Another fun stop in Joshua Tree Town, the self proclaimed World Famous Crochet museum is filled to the brim with crocheted everything! We spotted unicorns, teapots and superheroes in crochet form!
The museum is located in a neon green photo booth in the Art Queen art complex. There’s a few other fun sculptures and installations in the yard to check out.
14 | Pioneertown
A 20 minute drive from Joshua Tree town, Pioneertown was once a wild west Hollywood film set. It’s been revived with independent stores and is a lot of fun to visit!
15 | Palm Springs
Many Joshua Tree visitors stay in the nearby Palm Springs. If, like us, you stay near Joshua Tree itself, then Palm Springs makes for a great day trip. Our kids loved the Palm Springs Aerial Tramway, the Cabazon Dinosaur Museum and the Children’s Discovery Museum of the Desert.
Tips for Visiting Joshua Tree with kids
- Become a Junior Ranger: Pick up a junior ranger booklet at the park entrances and visitors center to help engage kids in the visit. A junior ranger badge is provided to kids who complete a series of activities during their park visit. It’s a nice treat.
- Arrive early:The park gets extremely busy and the sun is unrelenting so the earlier the better! We started our mornings at sunrise and it was incredible to enjoy the almost empty roads and trails and the uninterrupted views.
- Bring a carrier for younger kids: a carrier is great on longer trails. We carried our baby in an Ergo 360. Our toddler enjoyed the easier Joshua Tree trails but occasionally popped into his Osprey Poco Plus for a rest.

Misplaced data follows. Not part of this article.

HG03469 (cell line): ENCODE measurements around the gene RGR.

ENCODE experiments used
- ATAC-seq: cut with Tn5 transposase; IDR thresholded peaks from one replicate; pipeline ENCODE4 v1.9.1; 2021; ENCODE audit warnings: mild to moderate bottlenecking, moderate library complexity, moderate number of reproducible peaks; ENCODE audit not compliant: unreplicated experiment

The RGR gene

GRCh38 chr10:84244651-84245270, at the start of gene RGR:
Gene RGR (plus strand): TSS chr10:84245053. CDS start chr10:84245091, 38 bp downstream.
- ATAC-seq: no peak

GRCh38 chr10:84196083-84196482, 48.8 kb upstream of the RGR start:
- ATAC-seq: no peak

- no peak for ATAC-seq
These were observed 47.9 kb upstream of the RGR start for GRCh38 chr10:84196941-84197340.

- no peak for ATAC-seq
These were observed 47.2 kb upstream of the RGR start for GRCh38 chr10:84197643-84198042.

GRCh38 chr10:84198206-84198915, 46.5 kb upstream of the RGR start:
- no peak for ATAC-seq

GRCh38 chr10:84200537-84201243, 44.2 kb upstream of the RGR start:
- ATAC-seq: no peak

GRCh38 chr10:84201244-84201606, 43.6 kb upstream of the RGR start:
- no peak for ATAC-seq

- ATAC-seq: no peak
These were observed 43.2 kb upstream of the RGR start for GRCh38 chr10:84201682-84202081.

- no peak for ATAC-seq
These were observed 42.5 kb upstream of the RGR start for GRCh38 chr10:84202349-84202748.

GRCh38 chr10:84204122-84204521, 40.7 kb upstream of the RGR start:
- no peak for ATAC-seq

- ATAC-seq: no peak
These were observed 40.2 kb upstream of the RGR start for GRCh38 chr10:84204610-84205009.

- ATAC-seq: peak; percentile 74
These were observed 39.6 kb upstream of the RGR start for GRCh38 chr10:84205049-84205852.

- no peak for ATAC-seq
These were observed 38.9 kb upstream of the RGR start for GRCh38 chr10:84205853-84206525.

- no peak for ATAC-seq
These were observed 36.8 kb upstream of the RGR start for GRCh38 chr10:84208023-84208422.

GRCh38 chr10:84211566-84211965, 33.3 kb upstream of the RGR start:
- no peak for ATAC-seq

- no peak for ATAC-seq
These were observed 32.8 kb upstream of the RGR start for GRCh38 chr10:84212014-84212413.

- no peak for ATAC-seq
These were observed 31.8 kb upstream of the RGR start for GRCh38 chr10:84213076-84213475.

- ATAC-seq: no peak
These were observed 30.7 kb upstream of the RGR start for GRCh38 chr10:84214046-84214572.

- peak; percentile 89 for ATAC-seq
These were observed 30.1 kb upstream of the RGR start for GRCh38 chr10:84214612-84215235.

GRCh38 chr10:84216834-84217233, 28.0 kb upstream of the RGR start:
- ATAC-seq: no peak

- Closed toe boots: cacti are abundant in the desert and closed toe shoes are essential.
- The wildlife: outside of the winter months of November to February there is the possibility of encountering Joshua Tree’s most hostile residents – the park is home to some venomous wildlife which includes rattlesnakes, scorpions, and black widow spiders. It shouldn’t be a problem if you keep your feet and hands where you can see them and make sure kids do the same!
- Snacks and Water:Bring lots of water on any hikes in Joshua Tree. There are water filling stations throughout the park. There are water filing stations at the Oasis Visitor Center in Twentynine Palms, West Entrance Station, Black Rock Campground, Cottonwood Campground, Indian Cove Ranger Station. Bring snacks and lunch if required.
- Cellphones: there is very little cellphone service once inside Joshua Tree National Park. Make sure to save your trails offline and bring a phone charger for the car.
- Multiple Parks: if you are planning on visiting multiple parks make sure to purchase an America the Beautiful National Parks Pass. They cost $80 and cover entry for the pass owner and other passengers in the vehicle. We saved a ton of money by purchasing a pass at the entrance of the first National Park we visited.
Best time to visit Joshua Tree with kids
- Winter:temperatures are low both late in the evening and early in the morning so bring layers. Remember to add some extra layers for kids in carriers as they’re not running around and can get very cold. Wildflowers bloom towards the end of winter (late February) and are a beautiful sight.
- Summer: summer is low season in Joshua Tree. Although it is great for stargazing the extreme temperatures mean it is essential to hike outside the peak sunshine hours. Bring lots of water, sunscreen and sun hats.
- Spring and Fall: moderate temperatures make Spring and Fall the most crowded seasons in the park. Early spring is also a great time for catching the wildflowers in bloom